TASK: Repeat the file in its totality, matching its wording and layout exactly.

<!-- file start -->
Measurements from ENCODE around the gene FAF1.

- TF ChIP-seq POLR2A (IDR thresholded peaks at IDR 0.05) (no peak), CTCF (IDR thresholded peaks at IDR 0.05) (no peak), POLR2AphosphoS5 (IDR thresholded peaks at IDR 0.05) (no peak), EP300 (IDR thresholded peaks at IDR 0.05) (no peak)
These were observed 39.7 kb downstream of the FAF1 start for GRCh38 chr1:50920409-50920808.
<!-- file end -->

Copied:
Measurements from ENCODE around the gene FAF1.

- TF ChIP-seq POLR2A (IDR thresholded peaks at IDR 0.05) (no peak), CTCF (IDR thresholded peaks at IDR 0.05) (no peak), POLR2AphosphoS5 (IDR thresholded peaks at IDR 0.05) (no peak), EP300 (IDR thresholded peaks at IDR 0.05) (no peak)
These were observed 39.7 kb downstream of the FAF1 start for GRCh38 chr1:50920409-50920808.